In the summer of 2019 our family had the chance to spend almost three months in Dublin and I’ll try to tell you about everything interesting, popular or not, in the city. Overall, I wouldn’t say that I liked Dublin much, unlike Ireland. If you go out of the city everything is gorgeous, but Dublin itself not so much… There were amazing places, of course, and I will tell you about one of them now.
Dublin Castle is the heart of historic Dublin. It is one of the most important buildings in Irish history. The city gets its name from the Black Pool – ‘Dubh Linn’ – which was on the site of the present Castle garden where the River Liffey met the River Poddle. The original fortification may have been an early Gaelic Ring Fort. Later a Viking Fortress stood on this site.
From 1204 until 1922 it was the seat of English, and later British rule in Ireland. During that time, it served principally as a residence for the British monarch’s Irish representative, the Viceroy of Ireland, and as a ceremonial and administrative centre. The Castle was originally developed as a medieval fortress under the orders of King John of England.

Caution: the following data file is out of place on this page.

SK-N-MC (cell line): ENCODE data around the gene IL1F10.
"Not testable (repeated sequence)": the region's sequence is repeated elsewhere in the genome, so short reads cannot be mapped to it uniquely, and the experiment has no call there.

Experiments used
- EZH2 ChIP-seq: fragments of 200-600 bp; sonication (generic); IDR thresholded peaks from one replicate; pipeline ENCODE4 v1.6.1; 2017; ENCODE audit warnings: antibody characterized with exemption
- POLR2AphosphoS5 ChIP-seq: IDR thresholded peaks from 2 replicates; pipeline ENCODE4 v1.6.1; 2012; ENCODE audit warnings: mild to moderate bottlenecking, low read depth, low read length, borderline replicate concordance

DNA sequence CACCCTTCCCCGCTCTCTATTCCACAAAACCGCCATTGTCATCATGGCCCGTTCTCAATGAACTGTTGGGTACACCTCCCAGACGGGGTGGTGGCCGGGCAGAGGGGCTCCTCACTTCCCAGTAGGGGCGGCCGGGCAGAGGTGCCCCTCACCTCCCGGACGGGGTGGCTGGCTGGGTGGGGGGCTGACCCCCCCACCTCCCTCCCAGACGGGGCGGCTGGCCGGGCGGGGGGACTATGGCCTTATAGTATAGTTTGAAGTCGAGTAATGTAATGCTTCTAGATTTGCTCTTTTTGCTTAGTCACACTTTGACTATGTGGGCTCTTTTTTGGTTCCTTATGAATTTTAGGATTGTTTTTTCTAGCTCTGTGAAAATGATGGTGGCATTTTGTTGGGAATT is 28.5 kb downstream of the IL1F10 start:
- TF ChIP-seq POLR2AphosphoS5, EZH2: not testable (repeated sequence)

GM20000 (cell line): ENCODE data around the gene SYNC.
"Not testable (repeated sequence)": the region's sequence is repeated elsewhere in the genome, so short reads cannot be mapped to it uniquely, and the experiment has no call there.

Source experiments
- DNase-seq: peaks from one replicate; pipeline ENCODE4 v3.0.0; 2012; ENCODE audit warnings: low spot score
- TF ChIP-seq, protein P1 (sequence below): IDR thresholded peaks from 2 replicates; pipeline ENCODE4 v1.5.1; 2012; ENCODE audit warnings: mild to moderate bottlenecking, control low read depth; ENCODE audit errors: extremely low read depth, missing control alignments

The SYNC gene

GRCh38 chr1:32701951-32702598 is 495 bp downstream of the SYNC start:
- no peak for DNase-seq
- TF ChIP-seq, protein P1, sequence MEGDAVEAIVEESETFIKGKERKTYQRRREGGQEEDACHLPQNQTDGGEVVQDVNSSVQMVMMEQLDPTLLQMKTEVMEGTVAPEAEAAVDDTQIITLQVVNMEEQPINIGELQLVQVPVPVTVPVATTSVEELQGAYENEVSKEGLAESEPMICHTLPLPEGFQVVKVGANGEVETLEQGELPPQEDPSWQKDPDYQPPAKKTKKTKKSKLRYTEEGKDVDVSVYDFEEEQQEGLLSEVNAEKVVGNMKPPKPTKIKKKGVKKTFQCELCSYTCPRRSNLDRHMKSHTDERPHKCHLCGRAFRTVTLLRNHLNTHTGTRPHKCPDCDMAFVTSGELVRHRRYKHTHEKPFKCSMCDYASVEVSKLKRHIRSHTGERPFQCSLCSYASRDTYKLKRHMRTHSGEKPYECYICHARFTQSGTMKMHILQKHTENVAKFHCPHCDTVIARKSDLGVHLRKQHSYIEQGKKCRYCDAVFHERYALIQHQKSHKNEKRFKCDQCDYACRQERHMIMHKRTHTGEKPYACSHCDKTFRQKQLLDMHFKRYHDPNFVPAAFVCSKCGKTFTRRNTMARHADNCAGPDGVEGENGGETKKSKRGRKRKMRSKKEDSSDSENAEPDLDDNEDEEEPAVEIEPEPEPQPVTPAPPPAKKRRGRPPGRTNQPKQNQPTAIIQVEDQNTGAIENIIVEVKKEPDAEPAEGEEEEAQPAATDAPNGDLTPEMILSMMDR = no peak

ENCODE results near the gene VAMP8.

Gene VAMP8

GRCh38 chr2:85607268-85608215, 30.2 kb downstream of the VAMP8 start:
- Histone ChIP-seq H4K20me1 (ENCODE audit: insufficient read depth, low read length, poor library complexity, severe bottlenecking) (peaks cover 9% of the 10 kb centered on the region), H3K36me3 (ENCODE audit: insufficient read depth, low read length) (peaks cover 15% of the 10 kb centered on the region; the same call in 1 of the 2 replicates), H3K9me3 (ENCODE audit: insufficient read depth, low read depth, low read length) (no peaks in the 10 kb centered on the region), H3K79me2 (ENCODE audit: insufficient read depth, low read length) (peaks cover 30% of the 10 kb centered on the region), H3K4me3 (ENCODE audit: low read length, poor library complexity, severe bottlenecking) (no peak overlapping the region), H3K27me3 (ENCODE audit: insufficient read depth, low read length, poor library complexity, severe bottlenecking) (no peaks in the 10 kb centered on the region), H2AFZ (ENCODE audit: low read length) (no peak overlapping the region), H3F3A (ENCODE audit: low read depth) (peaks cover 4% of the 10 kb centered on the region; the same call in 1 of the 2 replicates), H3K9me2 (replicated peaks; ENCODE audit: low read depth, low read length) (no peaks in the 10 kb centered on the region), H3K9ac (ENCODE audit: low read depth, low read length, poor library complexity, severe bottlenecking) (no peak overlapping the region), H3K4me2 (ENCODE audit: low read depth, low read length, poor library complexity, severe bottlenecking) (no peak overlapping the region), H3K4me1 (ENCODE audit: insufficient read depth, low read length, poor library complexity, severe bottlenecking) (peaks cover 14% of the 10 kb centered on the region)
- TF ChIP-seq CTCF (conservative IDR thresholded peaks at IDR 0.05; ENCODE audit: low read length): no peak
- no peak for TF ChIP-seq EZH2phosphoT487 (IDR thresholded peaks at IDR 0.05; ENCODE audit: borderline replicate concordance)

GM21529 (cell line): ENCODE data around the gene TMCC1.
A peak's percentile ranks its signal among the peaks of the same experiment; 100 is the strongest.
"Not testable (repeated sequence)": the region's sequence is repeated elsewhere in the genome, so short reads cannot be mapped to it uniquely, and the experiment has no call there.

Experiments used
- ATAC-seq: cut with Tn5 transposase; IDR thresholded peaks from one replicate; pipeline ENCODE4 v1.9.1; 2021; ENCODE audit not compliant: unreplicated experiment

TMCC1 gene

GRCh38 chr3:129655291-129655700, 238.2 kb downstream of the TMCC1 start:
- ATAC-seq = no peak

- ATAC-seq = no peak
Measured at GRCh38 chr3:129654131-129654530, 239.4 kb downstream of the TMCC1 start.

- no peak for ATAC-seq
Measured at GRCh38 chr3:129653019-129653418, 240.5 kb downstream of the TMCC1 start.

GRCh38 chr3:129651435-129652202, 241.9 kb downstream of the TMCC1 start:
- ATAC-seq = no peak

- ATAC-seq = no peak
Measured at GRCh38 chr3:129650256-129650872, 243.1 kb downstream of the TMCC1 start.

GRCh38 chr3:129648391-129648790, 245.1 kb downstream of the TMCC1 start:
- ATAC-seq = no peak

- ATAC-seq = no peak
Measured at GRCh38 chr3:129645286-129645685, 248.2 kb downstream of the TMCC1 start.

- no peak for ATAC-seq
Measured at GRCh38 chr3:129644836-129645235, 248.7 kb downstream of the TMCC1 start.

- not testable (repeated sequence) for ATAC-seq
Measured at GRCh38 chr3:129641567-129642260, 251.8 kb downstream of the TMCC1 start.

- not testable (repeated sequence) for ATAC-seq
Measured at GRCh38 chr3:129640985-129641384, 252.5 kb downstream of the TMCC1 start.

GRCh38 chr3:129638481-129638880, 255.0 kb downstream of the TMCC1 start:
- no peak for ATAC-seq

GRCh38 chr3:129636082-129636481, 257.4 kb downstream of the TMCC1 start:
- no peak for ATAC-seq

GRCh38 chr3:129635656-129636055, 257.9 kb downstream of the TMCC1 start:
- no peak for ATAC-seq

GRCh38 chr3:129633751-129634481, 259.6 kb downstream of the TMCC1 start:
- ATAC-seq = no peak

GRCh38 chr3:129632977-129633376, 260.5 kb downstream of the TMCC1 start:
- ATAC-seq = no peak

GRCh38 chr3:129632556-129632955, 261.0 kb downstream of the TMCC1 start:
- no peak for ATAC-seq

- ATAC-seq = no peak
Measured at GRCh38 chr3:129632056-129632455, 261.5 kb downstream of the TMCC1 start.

Following the fire, a campaign of rebuilding in the late-seventeenth and eighteenth centuries saw the Castle transformed from a medieval bastion into a Georgian palace. The new building included a suite of grand reception rooms known as the State Apartments. These palatial spaces accommodated the Viceroy and were the focus of great state occasions.
On 16 January 1922, the last ever Viceroy of Ireland handed Dublin Castle over to Michael Collins and the government of the newly-independent Irish state. The end of the British presence had come about in the wake of the Easter Rising of 1916 and the Irish War of Independence. These momentous events paved the way for the creation of the Republic of Ireland and were closely associated with the history of Dublin Castle. Since that historic moment, a tradition of state ceremony has been maintained at the Castle. Successive Irish governments have continued to use it for important national events, such as state dinners and commemorations. Since 1938, each one of Ireland’s presidents has been inaugurated in St Patrick’s Hall, the grandest of the State Apartments.
Below the Castle, excavations have uncovered parts of the structure of the medieval castle alongside the remains of some of Viking Dublin’s original defences. These defences take the form of a stone covered embankment, a section of which has been preserved within the massive circular walls of the thirteenth-century Powder Tower.